It was REALLY hard, we messed up at times, miscommunicated, had some successes, but most importantly we made it through.
Looking back we are both happy we made the temporary sacrifices that we did to make it through both of those goals (graduate school debt free and him joining the service) but to say that it was a walk in the park would be a lie. It was probably one of the most challenging times of our lives, but we pulled through it. I see this experience as something that required us to practice the grit that we had and develop the grit that we lacked.
I see grit as something that can measure along a continuum. I love the quote that says that courage is “feeling fear” but “doing it anyway.” Having grit does not mean that “holding on” is easy. You may really want to let go, but the more you have practiced and developed the skill of grit, the longer it takes for you to throw in the towel.
We all have that limit. That limit of how long we can “hold on” to our goal varies from person to person and situation to situation. But like a muscle, the more you use grit, the more you develop.
One of Webster’s definitions for grit, is “firmness of mind or spirit: unyielding courage in the face of hardship or danger”. Any goal that you want to achieve is going to require courage. Goals typically require us to do things that go against our natural senses, like waking up while it is still dark to run in the cold or saying no to buying a new car while you are in school. Denying your immediate desires, making different choices than your peers, and staying true to your goals (even when you do not see a lot of progress) takes this unyielding courage.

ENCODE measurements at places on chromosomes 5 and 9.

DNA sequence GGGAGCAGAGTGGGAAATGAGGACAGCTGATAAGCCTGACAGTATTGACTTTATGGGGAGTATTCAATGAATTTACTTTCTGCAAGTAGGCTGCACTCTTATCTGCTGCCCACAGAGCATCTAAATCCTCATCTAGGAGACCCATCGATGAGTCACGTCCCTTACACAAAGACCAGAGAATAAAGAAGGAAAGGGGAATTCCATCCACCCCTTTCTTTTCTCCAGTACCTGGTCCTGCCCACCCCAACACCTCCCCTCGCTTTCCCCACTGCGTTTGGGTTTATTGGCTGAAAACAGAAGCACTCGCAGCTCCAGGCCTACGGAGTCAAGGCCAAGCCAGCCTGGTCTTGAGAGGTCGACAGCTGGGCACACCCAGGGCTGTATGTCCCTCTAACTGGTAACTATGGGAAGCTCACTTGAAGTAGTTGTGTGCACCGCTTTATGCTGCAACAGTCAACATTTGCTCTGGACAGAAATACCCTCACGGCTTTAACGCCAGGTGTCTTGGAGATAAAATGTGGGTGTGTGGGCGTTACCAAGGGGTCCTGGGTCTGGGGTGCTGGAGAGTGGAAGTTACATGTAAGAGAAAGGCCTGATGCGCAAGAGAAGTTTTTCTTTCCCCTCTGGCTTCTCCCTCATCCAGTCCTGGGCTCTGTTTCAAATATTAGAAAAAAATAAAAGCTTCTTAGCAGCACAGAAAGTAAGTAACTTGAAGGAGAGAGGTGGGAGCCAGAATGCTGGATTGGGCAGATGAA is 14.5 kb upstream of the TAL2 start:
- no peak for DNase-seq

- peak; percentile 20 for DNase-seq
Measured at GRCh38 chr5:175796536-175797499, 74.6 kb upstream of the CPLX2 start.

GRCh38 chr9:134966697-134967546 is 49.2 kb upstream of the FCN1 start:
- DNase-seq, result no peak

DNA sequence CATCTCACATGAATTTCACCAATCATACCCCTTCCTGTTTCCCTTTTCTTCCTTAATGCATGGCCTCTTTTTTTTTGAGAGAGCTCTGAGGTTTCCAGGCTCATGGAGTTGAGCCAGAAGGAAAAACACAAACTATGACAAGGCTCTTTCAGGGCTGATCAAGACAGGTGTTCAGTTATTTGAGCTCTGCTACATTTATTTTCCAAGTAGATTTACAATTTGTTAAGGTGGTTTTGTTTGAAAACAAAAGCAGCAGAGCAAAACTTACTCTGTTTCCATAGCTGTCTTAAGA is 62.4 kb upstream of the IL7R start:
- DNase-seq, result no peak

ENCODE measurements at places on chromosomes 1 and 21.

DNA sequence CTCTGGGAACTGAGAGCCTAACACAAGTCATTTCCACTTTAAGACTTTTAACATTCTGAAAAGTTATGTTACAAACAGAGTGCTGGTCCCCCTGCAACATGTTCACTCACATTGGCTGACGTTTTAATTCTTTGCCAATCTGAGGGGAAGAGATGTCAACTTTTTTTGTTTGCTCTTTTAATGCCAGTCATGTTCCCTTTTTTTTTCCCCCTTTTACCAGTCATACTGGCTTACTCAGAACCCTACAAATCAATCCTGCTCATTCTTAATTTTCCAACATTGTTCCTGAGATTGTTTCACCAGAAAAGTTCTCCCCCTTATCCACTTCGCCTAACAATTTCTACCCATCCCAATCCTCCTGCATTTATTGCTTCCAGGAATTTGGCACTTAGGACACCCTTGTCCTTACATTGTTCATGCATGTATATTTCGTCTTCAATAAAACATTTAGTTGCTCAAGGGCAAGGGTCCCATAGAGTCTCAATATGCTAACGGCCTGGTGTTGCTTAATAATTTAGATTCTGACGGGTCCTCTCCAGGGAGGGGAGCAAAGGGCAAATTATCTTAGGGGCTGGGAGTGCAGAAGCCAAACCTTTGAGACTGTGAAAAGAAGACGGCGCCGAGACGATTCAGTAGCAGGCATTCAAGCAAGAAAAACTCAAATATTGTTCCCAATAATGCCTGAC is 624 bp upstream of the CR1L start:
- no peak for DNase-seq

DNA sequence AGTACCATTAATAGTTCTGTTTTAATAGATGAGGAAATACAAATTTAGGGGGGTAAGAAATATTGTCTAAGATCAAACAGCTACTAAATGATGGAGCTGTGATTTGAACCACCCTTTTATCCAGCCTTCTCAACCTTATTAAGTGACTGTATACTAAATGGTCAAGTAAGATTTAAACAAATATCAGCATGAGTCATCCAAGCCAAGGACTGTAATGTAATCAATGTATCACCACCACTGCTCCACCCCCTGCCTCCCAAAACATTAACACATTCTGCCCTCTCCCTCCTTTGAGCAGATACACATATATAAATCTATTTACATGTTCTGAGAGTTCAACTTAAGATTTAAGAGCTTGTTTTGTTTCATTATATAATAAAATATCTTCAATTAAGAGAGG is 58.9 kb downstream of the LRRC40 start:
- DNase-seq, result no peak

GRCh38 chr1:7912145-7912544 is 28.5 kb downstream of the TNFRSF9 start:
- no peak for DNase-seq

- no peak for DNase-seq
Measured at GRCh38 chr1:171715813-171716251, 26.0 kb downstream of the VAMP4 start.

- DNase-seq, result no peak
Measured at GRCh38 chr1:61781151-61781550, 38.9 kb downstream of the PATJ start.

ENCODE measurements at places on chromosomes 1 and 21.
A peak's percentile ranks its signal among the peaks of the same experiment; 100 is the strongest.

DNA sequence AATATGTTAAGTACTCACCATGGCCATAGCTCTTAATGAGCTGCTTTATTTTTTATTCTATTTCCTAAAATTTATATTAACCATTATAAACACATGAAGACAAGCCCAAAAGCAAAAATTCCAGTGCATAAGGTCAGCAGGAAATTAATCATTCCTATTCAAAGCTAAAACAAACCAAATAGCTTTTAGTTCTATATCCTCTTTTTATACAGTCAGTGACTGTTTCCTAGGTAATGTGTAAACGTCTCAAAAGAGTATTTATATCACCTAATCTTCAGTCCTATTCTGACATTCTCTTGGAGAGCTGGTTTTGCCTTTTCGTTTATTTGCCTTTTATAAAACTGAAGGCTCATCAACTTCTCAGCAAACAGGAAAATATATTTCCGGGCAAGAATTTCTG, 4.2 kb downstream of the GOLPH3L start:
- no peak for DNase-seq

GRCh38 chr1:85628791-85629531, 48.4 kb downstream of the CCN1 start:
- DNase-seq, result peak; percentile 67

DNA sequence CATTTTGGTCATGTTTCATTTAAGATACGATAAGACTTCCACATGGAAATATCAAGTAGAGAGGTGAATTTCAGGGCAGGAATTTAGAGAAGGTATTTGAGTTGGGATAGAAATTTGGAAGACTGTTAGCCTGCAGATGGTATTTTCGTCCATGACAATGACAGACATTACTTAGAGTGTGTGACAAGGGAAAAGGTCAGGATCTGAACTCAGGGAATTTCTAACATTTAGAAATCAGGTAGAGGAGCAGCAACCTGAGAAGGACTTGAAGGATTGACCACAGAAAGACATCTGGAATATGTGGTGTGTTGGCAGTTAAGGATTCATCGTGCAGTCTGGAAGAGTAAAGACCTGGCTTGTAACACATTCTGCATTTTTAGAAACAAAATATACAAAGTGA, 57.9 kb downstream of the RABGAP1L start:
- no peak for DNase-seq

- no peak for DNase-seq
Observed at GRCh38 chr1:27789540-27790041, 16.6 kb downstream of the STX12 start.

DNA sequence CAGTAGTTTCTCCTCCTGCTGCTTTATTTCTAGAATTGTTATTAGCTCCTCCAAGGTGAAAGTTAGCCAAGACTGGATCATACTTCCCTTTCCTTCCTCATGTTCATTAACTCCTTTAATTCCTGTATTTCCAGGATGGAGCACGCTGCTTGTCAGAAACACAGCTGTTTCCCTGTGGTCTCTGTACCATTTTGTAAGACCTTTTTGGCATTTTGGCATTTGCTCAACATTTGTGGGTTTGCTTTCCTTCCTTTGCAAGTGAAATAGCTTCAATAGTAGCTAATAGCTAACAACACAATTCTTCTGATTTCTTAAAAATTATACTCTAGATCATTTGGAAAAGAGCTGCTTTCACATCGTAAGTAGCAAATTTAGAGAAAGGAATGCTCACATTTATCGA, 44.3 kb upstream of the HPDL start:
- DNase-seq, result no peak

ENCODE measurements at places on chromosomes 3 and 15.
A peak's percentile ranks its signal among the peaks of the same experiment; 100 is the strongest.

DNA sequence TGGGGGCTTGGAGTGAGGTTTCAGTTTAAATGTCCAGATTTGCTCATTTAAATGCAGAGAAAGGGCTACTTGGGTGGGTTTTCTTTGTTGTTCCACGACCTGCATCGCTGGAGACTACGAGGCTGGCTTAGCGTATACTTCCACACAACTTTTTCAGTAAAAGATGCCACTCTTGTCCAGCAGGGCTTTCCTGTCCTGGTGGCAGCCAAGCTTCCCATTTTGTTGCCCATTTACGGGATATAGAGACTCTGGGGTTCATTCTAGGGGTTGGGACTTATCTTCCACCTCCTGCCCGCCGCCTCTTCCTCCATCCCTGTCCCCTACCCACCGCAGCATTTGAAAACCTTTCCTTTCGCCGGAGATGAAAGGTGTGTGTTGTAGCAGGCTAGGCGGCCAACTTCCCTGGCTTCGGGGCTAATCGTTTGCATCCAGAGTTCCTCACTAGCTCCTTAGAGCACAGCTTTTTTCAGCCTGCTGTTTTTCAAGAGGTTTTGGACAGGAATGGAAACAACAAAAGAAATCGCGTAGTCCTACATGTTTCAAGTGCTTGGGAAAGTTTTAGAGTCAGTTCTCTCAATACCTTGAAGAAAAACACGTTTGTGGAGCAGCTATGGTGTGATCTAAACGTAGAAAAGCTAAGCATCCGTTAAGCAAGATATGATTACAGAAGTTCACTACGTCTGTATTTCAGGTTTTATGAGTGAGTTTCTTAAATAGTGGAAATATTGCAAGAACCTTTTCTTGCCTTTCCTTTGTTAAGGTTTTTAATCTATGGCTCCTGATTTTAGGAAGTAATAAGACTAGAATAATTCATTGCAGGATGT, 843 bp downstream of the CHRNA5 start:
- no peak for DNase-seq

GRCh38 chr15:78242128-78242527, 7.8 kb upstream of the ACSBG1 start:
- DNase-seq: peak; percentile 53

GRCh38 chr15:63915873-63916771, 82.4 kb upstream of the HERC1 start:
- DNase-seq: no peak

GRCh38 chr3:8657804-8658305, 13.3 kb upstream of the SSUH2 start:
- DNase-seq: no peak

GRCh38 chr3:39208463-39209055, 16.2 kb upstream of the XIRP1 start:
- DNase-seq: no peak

So how do you develop grit? Where can you pull this “unyielding courage” from, when you get discouraged and want to throw in the towel?
Having accountability is essential. Someone you can trust that will hold you accountable is like the glue that holds everything together. I call my emotions my “early morning logic.” I try to exercise every morning. It doesn’t always happen because when I first wake up, I have a million “reasons” (excuses) why it’s okay for me to sleep in. I will tell myself that it is too cold outside, or I had a long night the night before, or I don’t feel good, etc.
I can’t trust this “early morning logic” because I am in my most vulnerable state. I am tired and I make excuses.
When you are in the emotions of it all, it is vital to have someone there who will call you out. When you want to give up or say that you have “gone far enough” they will tell you to push harder. You may not like this person from time to time, but they will be the first one you thank at the finish line.